Consider the view from China. The U.S. government maintains an embassy or consulate in four cities. To get a visa to enter the United States, Chinese have to apply in person (which Americans do not have to do, to go to China). This may mean traveling to a distant city and standing in line for hours. Applicants have only a couple of minutes with the overworked State Department employee, who is instructed not to admit any person likely to stay in America illegally. It is a judgment call, and over his decision there is no appeal.
The open-borders folks would say: get rid of the visa. Jettison the State Department employee. I would not, though that employee’s exercise of raw authority bothers me.
It is the same with the border fence with Mexico. Intellectually, I am not against it. If you don’t control your borders you cannot keep anyone out. This is not the Berlin Wall, which was designed to hold people in. Still, it looks like the Berlin Wall. It does not feel good.
Libertarians might concede to barriers at the border, or at foreign consulates, or keeping out foreign prisoners, but immigration control requires more than this. It requires controls inside the country.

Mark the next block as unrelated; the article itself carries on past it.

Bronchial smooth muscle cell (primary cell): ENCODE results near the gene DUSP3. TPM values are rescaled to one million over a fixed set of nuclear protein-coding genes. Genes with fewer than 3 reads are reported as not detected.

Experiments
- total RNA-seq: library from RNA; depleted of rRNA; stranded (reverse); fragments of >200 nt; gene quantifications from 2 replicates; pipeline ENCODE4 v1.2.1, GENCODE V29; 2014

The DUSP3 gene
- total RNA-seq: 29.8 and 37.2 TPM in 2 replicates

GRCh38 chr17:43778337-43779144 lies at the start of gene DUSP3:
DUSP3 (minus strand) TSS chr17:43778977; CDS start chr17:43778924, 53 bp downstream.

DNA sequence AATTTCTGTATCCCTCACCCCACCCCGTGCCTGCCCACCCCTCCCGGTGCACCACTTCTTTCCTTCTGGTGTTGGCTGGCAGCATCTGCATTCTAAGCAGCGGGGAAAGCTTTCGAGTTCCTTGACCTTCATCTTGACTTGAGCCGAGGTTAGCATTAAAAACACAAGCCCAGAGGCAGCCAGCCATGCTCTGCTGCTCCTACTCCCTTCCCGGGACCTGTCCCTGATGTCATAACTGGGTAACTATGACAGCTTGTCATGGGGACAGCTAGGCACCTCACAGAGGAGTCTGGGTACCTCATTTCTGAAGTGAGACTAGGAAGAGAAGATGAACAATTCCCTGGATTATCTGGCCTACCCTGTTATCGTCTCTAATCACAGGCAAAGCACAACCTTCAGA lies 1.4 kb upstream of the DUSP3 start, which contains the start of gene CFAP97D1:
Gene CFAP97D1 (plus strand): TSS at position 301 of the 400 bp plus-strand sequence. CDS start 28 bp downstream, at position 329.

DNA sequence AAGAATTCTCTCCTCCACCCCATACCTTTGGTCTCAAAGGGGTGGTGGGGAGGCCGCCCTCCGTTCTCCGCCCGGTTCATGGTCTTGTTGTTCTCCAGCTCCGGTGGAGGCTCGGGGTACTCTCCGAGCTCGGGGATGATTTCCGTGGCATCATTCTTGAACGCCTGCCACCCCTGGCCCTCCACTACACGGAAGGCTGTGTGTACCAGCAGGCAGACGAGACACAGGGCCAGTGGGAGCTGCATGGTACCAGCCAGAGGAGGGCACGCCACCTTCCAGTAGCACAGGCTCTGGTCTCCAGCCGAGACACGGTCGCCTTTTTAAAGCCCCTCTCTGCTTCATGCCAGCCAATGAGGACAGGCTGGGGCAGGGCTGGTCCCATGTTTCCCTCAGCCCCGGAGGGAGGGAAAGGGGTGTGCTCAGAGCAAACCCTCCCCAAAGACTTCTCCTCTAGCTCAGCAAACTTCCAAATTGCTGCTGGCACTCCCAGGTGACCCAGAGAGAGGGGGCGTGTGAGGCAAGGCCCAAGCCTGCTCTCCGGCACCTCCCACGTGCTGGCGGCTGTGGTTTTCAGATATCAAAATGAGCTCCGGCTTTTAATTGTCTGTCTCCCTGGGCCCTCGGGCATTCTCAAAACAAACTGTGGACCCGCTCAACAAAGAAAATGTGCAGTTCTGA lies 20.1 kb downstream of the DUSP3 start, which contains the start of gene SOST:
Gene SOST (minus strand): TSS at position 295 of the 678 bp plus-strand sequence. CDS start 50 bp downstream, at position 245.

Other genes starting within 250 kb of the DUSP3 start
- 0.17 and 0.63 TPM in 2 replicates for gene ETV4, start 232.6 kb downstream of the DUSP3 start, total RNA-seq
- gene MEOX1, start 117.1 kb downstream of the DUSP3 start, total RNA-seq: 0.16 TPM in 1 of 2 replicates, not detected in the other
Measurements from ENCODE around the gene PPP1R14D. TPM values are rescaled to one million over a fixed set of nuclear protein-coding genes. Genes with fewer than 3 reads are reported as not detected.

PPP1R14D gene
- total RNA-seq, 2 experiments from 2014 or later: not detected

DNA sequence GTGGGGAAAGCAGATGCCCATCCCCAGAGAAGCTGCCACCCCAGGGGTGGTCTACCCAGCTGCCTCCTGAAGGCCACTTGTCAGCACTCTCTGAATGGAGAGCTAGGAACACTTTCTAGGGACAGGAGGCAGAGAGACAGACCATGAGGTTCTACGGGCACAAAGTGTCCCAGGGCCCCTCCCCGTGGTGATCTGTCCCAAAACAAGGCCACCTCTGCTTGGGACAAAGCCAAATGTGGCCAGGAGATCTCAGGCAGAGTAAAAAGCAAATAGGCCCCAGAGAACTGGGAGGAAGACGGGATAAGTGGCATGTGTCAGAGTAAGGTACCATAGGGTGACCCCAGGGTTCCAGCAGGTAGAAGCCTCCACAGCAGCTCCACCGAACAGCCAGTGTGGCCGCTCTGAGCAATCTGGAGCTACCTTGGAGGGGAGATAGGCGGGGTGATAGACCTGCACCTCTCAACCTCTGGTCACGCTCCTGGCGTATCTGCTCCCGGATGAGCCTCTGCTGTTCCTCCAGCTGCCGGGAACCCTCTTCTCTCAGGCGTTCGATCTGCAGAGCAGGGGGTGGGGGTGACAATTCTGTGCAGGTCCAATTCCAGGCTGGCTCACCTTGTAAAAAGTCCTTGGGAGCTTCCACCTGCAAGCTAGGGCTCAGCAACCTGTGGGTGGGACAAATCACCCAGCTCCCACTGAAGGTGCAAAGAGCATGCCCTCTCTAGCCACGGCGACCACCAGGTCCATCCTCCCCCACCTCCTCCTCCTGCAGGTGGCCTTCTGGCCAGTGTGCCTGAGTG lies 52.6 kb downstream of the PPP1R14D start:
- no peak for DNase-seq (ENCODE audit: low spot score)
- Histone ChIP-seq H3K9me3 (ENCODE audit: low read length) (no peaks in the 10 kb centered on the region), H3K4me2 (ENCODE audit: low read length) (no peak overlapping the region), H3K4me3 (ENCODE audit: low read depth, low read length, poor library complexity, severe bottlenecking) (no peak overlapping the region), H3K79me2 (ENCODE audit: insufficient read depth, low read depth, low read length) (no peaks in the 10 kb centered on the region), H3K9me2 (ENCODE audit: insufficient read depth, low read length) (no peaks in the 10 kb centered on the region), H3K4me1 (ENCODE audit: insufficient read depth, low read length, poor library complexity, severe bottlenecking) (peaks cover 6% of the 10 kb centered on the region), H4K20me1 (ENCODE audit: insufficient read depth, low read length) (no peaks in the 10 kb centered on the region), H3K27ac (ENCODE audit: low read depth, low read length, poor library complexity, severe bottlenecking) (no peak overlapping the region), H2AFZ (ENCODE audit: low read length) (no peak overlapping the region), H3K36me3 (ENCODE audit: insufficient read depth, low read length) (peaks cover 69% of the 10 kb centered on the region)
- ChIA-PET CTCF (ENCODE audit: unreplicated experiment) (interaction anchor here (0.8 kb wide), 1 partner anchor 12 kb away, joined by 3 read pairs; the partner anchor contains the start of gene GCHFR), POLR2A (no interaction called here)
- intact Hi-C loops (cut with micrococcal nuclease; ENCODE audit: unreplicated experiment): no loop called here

The current system in America is that the federal government tries to control the borders, and undoubtedly blocks many people from entering. But some do enter illegally. Much of the attempt to catch and deport them relates to employment. The last time I changed jobs, in 2000, I had to show my birth certificate to prove that I was a legal resident. Obviously not every business requires this, or if it does, the certificates may easily be forged, because businesses are raided by federal immigration police. As I write, the orchard owners are complaining of a shortage of labor caused by immigration enforcement.
My modern-liberal friends blame the failure of enforcement on the greed of private employers. They advocate giving more power to the federal government. In Congress there are bills about database systems and such, and one very quickly gets to the idea of a national ID card. I am not opposed to ID cards (“Privacy Unbound?”, Liberty, July 1999) but I want to limit how often I would have to show one, and for what.
Where I live, the Mexican consulate issues ID cards to Mexicans, some of them here illegally. The city of Seattle accepts these ID cards, and has forbidden police to ask for proof of citizenship. The idea is that such requests will be racially and ethnically discriminatory that is, that the police will demand papers of people who look like Mexicans. Well, yes. That is what would happen, and in this city that is not tolerable. We don’t want to have a class of persons who are afraid to call the police. We don’t want people who refuse to send their kids to public school, or refuse to go to the public hospital, or refuse to check out a book from the public library, for fear of the federales. Everywhere the local government touches the people, where I live it has chosen not to enforce the immigration laws.